Does NAR’s Real Estate TV Ad Go Too Far?

by Chicago Agent


NAR is coming under considerable fire for it’s “Moving Pictures” real estate TV ad, which suggests that children of homeowners are more confident and academically-inclined than those of renters.

By Peter Ricci

The National Association of Realtors’ new real estate TV ad is garnering quite a bit of attention in the real estate community, and not all of it good.

Titled “Moving Pictures,” the ad plays from the perspective of a child in an affluent middle class family, and features buoyant music, bright colors and a positive narration from actor Ed Harris that describes the benefits of homeownership, from strong communities to higher self-esteem and test scores for children.

NAR’s Real Estate TV Ad – Misfire?

Though unassuming enough, the ad has sparked somewhat of a firestorm among agents and consumers, who allege that the ad implicitly states that homeowners are smarter, more confident and more community-minded than renters. A movement has started to have the ad taken off the airwaves, and a hashtag, #killthead, has even been created to further galvanize the movement.

A blog entry by Mark Davison of 1000watt spoke to many of the opposition movement’s hesitations with the ad:

“My goal is not to refute NAR’s findings,” Davison wrote. “As a brand guy, I am more concerned with why NAR chose (by simple deduction) to profile renters as having lower self-esteem, leading unhealthy and unhappy lives, being civically apathetic and bearing children who don’t perform well on the SAT.

Are NAR’s Claims Accurate?

And then there is the matter of NAR’s claims, and whether they are accurate. Thankfully, the always excellent Steve Harney has already extensively surveyed the validity of NAR’s claims on the KCM Blog:

  •  A paper from NAR, Social Benefits of Homeownership and Stable Housing, is an exhaustively-cited report (there are 49 citations across 16 pages) that addresses the many benefits of homeownership, with community and children being among the topics it covers.
  • For the stronger community claims, Harney found two cited papers that are readily available, but could not locate any researching suggesting contrary opinions.
  • The claim of more confident and academically-successful children, though, is a different story; though there are also two available papers for NAR’s position, competing scholarship does exist on the topic.

NAR Marketing Campaigns

The blowback from NAR’s real estate TV ad comes as somewhat of a surprise, given how vast and well-funded NAR’s public policy outreach efforts are; they span across national TV and radio, print media, social media, and its Real Estate Today radio program and ambitious e-mail campaign, which we recently wrote about. Altogether, NAR’s annual advertising budget is $40 million, and it’s financed by a $35 special assessment fee from members.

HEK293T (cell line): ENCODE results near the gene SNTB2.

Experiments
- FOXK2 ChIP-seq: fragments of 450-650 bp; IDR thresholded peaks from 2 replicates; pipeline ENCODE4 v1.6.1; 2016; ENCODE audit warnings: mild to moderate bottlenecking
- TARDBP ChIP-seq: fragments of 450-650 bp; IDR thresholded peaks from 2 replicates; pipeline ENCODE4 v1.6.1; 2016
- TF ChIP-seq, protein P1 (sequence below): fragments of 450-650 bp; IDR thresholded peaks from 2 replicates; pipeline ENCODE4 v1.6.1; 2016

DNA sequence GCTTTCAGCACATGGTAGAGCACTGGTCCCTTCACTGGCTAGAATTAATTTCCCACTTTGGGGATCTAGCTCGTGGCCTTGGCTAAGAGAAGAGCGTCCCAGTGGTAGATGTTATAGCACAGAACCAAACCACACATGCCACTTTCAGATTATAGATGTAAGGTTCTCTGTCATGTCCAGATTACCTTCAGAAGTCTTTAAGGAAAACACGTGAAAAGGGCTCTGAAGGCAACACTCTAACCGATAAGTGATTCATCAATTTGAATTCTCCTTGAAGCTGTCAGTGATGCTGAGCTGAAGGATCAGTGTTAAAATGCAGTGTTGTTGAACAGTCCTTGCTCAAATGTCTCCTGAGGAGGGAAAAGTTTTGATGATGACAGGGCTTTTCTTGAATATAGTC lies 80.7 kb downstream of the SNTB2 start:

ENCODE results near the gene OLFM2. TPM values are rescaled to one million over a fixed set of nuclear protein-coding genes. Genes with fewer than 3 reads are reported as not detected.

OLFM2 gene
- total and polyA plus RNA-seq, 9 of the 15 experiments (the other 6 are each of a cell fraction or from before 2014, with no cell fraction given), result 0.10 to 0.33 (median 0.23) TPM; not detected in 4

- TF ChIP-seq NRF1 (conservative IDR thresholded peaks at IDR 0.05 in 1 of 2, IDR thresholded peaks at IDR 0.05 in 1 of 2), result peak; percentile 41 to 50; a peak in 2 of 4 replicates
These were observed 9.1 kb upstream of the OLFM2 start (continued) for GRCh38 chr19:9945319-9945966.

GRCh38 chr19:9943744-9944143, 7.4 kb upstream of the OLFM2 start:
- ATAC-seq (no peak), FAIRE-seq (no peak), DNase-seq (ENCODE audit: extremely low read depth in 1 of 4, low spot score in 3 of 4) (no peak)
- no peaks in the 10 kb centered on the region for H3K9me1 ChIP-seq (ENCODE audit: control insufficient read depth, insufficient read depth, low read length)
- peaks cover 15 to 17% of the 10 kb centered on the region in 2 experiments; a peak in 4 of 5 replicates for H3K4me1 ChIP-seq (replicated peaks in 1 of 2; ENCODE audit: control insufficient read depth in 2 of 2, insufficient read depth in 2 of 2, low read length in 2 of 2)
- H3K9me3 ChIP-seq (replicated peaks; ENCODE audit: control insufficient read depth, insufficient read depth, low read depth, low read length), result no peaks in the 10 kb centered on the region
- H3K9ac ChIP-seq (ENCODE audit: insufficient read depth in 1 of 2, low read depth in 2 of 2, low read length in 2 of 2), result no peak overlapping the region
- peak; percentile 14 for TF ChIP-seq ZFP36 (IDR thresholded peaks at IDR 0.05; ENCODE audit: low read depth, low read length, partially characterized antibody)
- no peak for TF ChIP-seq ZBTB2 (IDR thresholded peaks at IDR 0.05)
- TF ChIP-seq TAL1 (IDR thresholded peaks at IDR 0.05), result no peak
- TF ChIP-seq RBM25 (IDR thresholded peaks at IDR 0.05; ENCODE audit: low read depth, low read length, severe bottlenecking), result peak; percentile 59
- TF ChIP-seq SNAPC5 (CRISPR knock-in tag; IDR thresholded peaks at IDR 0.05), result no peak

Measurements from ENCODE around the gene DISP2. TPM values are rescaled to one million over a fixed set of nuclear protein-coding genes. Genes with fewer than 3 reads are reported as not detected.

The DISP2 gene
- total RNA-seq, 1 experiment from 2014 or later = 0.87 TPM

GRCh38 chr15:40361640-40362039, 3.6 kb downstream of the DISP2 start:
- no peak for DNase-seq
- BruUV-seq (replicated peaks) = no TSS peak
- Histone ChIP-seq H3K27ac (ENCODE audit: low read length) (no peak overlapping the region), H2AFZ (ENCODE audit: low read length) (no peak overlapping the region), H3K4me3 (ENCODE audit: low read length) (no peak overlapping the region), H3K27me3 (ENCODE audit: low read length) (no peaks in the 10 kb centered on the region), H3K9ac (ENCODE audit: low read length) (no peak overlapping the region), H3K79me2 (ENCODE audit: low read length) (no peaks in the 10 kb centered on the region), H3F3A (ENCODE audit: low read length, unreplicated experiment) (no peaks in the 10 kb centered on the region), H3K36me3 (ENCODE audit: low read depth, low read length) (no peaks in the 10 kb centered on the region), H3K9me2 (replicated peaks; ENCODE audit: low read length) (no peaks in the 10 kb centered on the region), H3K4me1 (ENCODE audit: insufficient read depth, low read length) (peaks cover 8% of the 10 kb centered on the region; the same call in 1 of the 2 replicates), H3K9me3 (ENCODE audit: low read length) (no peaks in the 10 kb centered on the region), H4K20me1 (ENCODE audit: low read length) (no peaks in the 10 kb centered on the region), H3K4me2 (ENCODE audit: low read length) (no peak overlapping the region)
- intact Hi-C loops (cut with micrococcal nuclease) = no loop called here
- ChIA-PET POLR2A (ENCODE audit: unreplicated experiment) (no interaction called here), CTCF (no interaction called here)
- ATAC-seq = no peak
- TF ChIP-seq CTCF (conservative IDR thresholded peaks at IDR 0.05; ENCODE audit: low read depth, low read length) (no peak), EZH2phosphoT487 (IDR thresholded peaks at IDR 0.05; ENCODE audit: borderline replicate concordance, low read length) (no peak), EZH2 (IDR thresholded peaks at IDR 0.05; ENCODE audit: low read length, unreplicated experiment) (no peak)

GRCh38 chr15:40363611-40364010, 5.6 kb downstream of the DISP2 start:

So what are your thoughts? Did NAR go too far in its claims? Was it a mistake to go after renting, or was that perhaps an unintentional message in the ad? And would the ad have been more successful if, being named “Moving Pictures,” it had utilized music from the classic Rush album of the same name? Let us know!

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  • Leslie Ebersole says:

    I’ll make the same comment here I made on Marc’s post. Homeownership is correlated with higher test scores, lower drop out rates and more community involvement. Correlated, not necessarily causal. Marriage, socio-economic status, age of the parents, tenure in the community, and the number of local family and friends are also correlated with higher test scores, etc.

  • Andrea Geller says:

    From a member perspective I am not convinced that the ad is appropriate for an association whose membership is made up of members who not only represent buyers and sellers, but renters and owners who lease properties as well as property managers. Who are they alienating?

  • Buzz says:

    Excellent comment Leslie.

  • Hugo says:

    The ad was to promote home ownership and used factual stats.

    Kudos NAR!!!

    Hugo Villalpando


  • Bob Dohn says:

    There is ample research over the years and continuing today to indicate that a large majority of renters believe in the benefits of homeownership. Many of them either aspire to become homeowners or choose to remain renters for specific reasons (i.e. better mobility). I think the NAR ad appeals to them as well as to homeowners. The facts, in my opinion, generally support the claims mentioned, and the majority of NAR members are in the business of helping people buy & sell homes, so what’s the big deal?

  • Wow! It is amazing to see that.This site is okay. Thanks for this fantastic article.

  • Jencros says:

    I have to say the ad caught my attention and made me google to get more info on the claim. Having grown up in an apartment, I always felt envious of kids that had houses. There was the perception, even as a child, that the kids in houses were ‘rich’ and we weren’t. I envied their yards, their pets, their french doors. I knew my parents wanted to buy a home and thought they couldn’t afford it. And although I did well in school and went on to be a happy and successful person, I think there may be some truth in the statement that home-ownership contributes to self-esteem for the homeowners and their children.

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